Therapists trained to provide eye movement desensitization and reprocessing (EMDR) therapy have a global responsibility. This article summarizes the multiple impacts of high stress events, and their long-term effects on individuals, families, communities, and nations. While it is well documented that EMDR treatment will remediate the individual symptoms of posttraumatic stress, research is still needed to determine how far-reaching such outcomes are. Future studies should determine whether treatment reverses the neurobiological changes, cognitive deficits, and affective dysregulation, which are associated with exposure to traumatic events. Research should also investigate whether successful treatment decreases high-risk and/or perpetrator behavior, and whether these effects are translated into behavioral and attitudinal changes sufficient to bring an end to intergenerational trauma and ethnopolitical conflicts. It seems self-evident that the ideal way to address pressing societal needs, on both local and global levels, is by the integration of science and practice. The article also discusses the development of nonprofit EMDR humanitarian assistance programs, and their essential work in the alleviation of suffering around the world. In addition to recommending the examination of EMDR's efficacy in treating traumatization from direct, natural, structural, and cultural causes, this article advocates that research resources be dedicated for testing interventions in the areas of the world with the greatest needs. The alleviation of suffering is the duty of our profession.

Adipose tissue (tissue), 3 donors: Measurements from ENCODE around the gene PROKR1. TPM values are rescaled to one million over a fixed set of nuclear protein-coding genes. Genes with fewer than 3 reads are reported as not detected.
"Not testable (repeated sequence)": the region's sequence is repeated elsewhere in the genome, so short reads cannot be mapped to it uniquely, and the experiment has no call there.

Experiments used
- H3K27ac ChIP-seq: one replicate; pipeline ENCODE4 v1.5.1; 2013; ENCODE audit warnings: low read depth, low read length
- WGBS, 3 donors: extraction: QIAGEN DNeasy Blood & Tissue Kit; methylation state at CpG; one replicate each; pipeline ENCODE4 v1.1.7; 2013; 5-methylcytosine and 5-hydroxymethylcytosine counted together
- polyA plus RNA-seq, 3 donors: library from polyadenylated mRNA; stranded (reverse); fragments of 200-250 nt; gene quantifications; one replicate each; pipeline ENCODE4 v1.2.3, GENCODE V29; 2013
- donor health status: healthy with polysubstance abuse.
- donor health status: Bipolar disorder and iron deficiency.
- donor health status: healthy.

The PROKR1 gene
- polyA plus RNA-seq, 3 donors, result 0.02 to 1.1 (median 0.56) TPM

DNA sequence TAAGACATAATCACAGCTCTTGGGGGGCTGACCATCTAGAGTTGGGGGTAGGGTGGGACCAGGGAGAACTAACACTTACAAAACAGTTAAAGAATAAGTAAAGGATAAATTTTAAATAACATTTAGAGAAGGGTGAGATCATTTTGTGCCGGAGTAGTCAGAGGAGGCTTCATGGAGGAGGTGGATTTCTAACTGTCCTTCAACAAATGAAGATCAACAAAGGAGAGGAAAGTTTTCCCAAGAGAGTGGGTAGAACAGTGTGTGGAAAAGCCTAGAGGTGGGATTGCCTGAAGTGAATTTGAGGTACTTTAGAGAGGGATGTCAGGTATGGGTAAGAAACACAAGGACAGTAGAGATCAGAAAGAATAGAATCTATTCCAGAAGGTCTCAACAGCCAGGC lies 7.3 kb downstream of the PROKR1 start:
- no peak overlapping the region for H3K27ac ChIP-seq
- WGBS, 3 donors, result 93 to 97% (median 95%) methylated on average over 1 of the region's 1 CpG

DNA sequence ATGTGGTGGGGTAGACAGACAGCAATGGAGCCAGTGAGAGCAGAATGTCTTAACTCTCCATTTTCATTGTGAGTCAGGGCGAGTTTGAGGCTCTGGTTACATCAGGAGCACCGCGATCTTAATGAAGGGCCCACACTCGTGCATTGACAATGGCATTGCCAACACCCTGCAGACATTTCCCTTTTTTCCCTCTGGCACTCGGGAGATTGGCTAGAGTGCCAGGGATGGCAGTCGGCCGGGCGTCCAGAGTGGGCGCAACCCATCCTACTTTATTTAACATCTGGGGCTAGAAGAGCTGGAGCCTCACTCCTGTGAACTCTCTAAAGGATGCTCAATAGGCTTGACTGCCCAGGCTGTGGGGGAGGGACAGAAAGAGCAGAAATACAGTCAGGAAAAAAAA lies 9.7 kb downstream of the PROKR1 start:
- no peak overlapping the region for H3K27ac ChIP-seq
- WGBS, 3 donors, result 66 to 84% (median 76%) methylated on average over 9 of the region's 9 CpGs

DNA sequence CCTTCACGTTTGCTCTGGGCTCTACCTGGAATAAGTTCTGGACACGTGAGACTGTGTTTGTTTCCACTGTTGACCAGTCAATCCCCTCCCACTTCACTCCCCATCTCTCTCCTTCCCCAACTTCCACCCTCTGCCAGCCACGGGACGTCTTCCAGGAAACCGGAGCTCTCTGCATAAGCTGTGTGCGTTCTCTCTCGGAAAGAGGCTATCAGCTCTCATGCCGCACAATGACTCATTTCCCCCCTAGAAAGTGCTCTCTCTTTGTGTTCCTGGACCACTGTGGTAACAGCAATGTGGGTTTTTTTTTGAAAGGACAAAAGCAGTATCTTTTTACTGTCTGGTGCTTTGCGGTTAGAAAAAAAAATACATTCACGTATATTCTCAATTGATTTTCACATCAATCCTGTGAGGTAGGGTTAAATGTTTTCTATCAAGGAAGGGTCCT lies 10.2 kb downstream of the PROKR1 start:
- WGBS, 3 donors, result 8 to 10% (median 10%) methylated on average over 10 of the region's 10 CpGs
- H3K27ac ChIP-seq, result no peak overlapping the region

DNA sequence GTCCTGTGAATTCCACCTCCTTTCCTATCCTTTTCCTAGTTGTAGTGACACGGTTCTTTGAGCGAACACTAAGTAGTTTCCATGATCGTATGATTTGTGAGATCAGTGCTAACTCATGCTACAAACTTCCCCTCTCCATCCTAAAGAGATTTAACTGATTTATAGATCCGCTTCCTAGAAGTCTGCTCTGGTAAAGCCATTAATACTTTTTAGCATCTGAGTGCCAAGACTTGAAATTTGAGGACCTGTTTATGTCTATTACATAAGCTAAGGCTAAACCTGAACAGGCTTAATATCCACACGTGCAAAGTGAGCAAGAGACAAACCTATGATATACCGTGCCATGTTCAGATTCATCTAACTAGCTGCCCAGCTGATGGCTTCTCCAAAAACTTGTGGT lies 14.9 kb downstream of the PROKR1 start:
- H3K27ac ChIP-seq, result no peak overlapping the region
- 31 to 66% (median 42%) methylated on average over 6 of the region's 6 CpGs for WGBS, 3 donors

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This Point/Counterpoint concludes the interchange in Greenwald, R. and Shapiro, F. (2010) What is EMDR?: Commentary by Greenwald and Invited Response by Shapiro Journal of EMDR Practice and Research, 4, 170–179. Greenwald Rejoinder: In this rejoinder, I highlight areas of agreement between Shapiro and me that were obscured by Shapiro’s (2010) response to my (Greenwald, 2010) commentary. I also address some of the erroneous statements made by Shapiro (2010) in her arguments against my positions. Finally, I summarize our disagreements, and again assert that until we have an empirical basis for preferring a particular theoretical model of eye movement desensitization and reprocessing (EMDR), it is premature for professional organizations to endorse Shapiro’s model. Shapiro Response: In response to Greenwald, I again confine myself to addressing some of the errors and misconceptions in his arguments in relation to important aspects of EMDR therapy, theory, and research. Further, contrary to his assertion, there is already a sufficient empirical basis to support the preferential use of the adaptive information processing (AIP) model from which the EMDR procedures were formulated. His argument against this position is antithetical to the traditional process by which foundational models are challenged, refined, or replaced. Implications are salient to both training and practice.